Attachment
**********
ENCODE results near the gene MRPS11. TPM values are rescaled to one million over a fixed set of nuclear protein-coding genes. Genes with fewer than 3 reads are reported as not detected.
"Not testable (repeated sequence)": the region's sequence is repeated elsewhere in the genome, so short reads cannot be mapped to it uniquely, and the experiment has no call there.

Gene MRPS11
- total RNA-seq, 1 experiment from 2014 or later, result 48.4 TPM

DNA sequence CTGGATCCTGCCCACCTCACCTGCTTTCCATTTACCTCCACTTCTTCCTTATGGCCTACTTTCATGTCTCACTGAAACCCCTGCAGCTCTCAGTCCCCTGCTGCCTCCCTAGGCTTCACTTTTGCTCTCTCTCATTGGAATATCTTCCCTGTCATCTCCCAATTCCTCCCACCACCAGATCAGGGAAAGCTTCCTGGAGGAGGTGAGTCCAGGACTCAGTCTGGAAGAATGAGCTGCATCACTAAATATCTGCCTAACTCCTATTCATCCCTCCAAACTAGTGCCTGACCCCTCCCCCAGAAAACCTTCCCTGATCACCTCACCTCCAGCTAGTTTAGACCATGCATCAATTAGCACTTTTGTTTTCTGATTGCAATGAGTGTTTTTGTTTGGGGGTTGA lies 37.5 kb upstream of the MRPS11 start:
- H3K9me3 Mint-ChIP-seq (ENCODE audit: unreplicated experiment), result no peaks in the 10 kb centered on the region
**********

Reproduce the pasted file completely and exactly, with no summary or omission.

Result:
ENCODE results near the gene MRPS11. TPM values are rescaled to one million over a fixed set of nuclear protein-coding genes. Genes with fewer than 3 reads are reported as not detected.
"Not testable (repeated sequence)": the region's sequence is repeated elsewhere in the genome, so short reads cannot be mapped to it uniquely, and the experiment has no call there.

Gene MRPS11
- total RNA-seq, 1 experiment from 2014 or later, result 48.4 TPM

DNA sequence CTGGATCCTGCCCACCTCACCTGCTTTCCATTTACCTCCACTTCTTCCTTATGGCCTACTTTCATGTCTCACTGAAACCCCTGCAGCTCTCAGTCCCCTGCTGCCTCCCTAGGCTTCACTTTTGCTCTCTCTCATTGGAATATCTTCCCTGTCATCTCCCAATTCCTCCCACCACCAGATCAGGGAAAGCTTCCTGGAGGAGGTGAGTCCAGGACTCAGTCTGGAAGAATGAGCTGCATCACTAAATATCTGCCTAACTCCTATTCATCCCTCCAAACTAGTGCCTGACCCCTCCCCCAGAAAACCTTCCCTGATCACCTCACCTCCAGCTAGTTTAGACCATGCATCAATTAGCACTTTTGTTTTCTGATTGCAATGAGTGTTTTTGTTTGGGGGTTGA lies 37.5 kb upstream of the MRPS11 start:
- H3K9me3 Mint-ChIP-seq (ENCODE audit: unreplicated experiment), result no peaks in the 10 kb centered on the region